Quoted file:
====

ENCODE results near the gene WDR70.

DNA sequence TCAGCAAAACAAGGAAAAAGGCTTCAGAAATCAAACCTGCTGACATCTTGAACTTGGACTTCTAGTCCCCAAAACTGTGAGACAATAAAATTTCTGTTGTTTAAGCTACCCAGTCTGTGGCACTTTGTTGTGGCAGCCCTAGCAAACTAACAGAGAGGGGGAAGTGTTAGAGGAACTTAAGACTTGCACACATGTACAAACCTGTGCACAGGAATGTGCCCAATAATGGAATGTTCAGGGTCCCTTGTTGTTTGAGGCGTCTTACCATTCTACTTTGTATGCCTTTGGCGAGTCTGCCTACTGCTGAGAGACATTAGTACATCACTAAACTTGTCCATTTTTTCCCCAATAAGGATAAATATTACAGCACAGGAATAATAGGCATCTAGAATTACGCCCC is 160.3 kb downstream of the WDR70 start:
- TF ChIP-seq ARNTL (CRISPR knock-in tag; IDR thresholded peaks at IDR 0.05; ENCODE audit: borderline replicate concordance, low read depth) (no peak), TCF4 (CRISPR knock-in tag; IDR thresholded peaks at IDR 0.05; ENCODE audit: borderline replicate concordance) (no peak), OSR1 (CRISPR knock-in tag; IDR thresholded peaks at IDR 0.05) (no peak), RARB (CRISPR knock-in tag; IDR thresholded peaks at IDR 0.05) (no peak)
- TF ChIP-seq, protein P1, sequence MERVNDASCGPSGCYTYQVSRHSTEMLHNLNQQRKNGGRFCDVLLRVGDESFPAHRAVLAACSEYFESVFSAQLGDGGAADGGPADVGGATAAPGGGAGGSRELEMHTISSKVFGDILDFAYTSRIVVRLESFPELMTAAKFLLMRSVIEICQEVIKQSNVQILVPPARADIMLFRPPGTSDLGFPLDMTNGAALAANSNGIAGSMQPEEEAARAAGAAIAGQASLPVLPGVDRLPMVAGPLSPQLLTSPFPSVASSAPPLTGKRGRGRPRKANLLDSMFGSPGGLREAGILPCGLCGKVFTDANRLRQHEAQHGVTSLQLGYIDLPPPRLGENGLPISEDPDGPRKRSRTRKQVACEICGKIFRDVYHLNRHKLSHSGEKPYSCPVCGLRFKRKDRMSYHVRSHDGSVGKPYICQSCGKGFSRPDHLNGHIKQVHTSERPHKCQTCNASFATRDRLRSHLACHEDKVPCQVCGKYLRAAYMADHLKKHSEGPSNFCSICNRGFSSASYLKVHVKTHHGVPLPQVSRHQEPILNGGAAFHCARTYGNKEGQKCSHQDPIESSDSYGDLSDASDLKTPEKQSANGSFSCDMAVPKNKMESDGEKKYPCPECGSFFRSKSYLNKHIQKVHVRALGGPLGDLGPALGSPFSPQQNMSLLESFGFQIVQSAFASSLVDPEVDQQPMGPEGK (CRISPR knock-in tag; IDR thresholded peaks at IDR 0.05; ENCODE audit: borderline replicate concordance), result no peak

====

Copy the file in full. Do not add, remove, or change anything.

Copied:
ENCODE results near the gene WDR70.

DNA sequence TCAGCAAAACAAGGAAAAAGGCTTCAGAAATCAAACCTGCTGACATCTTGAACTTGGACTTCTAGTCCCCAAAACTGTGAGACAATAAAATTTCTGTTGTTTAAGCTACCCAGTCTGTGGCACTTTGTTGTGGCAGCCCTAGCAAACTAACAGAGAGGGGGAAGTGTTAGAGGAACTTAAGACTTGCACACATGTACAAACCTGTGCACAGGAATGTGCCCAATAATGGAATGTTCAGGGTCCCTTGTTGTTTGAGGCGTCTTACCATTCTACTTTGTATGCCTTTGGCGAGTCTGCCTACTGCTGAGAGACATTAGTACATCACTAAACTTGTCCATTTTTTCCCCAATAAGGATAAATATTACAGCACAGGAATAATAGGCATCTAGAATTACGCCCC is 160.3 kb downstream of the WDR70 start:
- TF ChIP-seq ARNTL (CRISPR knock-in tag; IDR thresholded peaks at IDR 0.05; ENCODE audit: borderline replicate concordance, low read depth) (no peak), TCF4 (CRISPR knock-in tag; IDR thresholded peaks at IDR 0.05; ENCODE audit: borderline replicate concordance) (no peak), OSR1 (CRISPR knock-in tag; IDR thresholded peaks at IDR 0.05) (no peak), RARB (CRISPR knock-in tag; IDR thresholded peaks at IDR 0.05) (no peak)
- TF ChIP-seq, protein P1, sequence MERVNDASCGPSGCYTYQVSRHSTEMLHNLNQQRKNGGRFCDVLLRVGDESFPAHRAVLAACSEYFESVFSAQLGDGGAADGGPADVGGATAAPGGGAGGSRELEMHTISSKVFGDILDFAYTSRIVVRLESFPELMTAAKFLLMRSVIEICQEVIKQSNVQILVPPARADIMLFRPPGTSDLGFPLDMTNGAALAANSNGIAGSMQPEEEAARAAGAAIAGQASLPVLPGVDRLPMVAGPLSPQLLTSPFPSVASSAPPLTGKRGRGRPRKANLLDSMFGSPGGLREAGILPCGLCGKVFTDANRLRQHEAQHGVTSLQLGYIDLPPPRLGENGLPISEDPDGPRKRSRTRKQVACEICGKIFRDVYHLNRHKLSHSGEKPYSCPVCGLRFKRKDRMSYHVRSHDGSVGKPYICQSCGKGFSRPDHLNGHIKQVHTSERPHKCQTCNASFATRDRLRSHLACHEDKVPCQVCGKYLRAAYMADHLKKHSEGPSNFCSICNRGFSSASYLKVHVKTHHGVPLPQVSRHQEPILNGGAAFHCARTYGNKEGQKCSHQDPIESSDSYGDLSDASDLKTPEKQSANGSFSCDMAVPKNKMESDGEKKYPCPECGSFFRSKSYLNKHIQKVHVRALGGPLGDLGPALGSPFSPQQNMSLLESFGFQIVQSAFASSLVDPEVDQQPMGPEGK (CRISPR knock-in tag; IDR thresholded peaks at IDR 0.05; ENCODE audit: borderline replicate concordance), result no peak